Imagine the difference your actions could make
Counsellor. Advocate. Human rights defender.
Sticking up for others has been a lifelong habit for Karen Heslop. Growing up, she gravitated toward the runt of the litter and always had an eye out for the “little guy.” Today, she keeps an eye out for those society tries to relegate to the sidelines.
“My daughters joke about how even in watching sports I’m always cheering for the underdog,” she laughs. “It’s been ingrained in me since I was a child, I guess.”
Karen’s father was a union negotiator, so from an early age, she had a heightened awareness of people who were being oppressed or disregarded. “In my family, I grew up knowing about the civil rights movement,” she explains. “In literature, the disability movement is often referred to as the last civil rights movement, so I have this real passion in terms of people with disabilities being marginalized.”
Throughout her education and career, Karen has worked in the field of disability. From her studies in sociology, community rehabilitation and disability studies to her work on the frontlines, within policy reform and in education, Karen has been involved in helping those with disabilities and their families.
“I’ve always moved along this really broad spectrum of social policy and organizational perspective to focus on the individual,” says Karen. “On one hand, I’m drawn to the big-picture thinking, but I always miss working with individuals when I move to the social policy area. Right now I have a great balance, because as a program chair, I get to do this administrative, broad thinking, but I also get to be in the classroom working with students.”
In 2007, Karen fulfilled a dream and become a psychologist, and started a small private practice. As a counsellor, she primarily works with people with autism spectrum disorder (ASD, once referred to as Asperger’s Syndrome).
“One of the things that I work on with this group is identity development,” she explains. “We talk about people with disabilities as a separate culture—a culture to be proud of—as opposed to being marginalized and not being part of community.”
“ For some people, a label can be helpful—for others, not so much.”
Karen explains that the individuals she works with are fairly high-functioning, often managing work or school responsibilities. They understand that they are different, and often struggle with feeling like they’re outside of the mainstream of society.
“It’s important to help them come to an understanding and a place where they can see there is nothing wrong with them. They need to understand that they can take pride in who they are and find their place. They need to become accepting of themselves,” says Karen.
“It can be really difficult for someone with a disability to grow up in a family where his or her sibling is dating, or getting married. For people with ASD, it’s especially difficult to form relationships and keep them, so we work on that as well. But it’s really about forming their identity and coming to terms with who they are as a person who has that kind of label.”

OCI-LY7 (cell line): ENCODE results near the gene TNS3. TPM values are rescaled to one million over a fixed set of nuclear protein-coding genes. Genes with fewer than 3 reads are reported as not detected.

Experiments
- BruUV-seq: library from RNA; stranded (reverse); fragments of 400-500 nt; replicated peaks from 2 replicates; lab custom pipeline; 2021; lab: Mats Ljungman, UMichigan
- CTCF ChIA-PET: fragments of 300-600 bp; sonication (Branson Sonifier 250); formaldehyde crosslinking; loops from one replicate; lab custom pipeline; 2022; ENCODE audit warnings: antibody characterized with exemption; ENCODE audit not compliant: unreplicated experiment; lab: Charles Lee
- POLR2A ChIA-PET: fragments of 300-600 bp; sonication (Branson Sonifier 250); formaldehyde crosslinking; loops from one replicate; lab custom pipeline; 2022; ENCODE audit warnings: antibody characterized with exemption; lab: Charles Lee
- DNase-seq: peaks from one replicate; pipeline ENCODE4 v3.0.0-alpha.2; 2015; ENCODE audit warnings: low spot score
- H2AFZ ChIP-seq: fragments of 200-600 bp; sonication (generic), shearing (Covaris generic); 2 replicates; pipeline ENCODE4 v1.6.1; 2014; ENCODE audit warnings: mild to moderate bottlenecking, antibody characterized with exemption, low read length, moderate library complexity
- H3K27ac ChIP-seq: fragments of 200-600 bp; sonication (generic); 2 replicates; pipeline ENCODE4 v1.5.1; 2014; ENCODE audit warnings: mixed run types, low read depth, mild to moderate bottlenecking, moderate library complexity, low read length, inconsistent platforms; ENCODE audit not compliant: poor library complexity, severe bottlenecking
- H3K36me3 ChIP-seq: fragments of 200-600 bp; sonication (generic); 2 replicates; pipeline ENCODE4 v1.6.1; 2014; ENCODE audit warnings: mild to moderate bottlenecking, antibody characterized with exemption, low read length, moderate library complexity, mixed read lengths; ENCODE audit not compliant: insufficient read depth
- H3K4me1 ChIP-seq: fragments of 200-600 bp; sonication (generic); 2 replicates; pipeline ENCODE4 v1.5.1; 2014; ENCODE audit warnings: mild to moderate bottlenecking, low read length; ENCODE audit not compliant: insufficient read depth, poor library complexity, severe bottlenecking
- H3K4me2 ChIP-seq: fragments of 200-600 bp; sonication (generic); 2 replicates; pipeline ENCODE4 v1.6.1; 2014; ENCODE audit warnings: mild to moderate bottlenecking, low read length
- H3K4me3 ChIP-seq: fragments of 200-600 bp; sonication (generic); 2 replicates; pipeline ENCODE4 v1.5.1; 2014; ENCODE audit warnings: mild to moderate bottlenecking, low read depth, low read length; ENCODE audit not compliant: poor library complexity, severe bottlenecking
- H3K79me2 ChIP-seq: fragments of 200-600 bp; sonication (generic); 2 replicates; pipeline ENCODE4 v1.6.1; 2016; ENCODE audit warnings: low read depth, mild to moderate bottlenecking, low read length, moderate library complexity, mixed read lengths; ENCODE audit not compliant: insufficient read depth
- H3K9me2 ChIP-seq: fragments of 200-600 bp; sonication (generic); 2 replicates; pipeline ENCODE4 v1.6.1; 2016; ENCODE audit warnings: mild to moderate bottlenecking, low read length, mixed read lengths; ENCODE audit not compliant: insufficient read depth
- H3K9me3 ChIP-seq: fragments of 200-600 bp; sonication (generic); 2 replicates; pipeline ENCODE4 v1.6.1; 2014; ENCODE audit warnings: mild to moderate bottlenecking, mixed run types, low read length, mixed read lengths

The idea of labelling can be a hot-button topic for many involved in the field, and Karen’s feelings are mixed on the subject.
“For some people, a label can be helpful—for others, not so much,” she cautions. “In some cases it can help access funding for educational support or assistance as an adult, if necessary. However, some students are reluctant to be labelled, because they’re embarrassed when things are really highlighted as special for them.”
As part of her current research, Karen is exploring universal design in education, which involves designing courses and curriculum in such a way that they are accessible to all people. She explains that ideally the classroom should be able to accommodate those with learning disabilities.
“We can do a lot as teachers if we are knowledgeable about how we can organize our classes and what creates good design for anyone to learn.”
She notes that this issue is a big one in the universal design discussion, because it centres on the social justice paradigm versus a disability one.
“The whole labelling thing goes far beyond disability,” she explains. “And we really have to think about that.
Karen’s passion for advocating for and working with people with disabilities is fortified by some of the activity she sees happening around this civil rights movement—especially close to home.
“In Alberta it’s been very cool, because people with disabilities are learning to self-advocate, and these self-advocates have been developing as a movement fairly recently,” she says. “They’re borrowing from past civil rights movements such as the gay pride movements, and local gay pride groups have, in many ways, lent themselves as allies to this movement, giving advice on how to be in a movement, how to take power and how to see yourself as a culture—how to be proud of who you are.”
While this last civil rights movement continues, Karen looks forward to contributing through her work with those who need the help and by teaching those who will offer it. Although working through policy and supporting others as they struggle can be discouraging at times, she really can’t imagine doing anything else.
“I always manage to rediscover my passion and my energy to work in this field,” she says with a smile. “Every time I try to take a step away from it, I always end up back here, so I know it’s the right thing for me to do.”
Karen is a faculty member with the Faculty of Health and Community Studies. Learn more about our programs in MacEwan.ca/Community.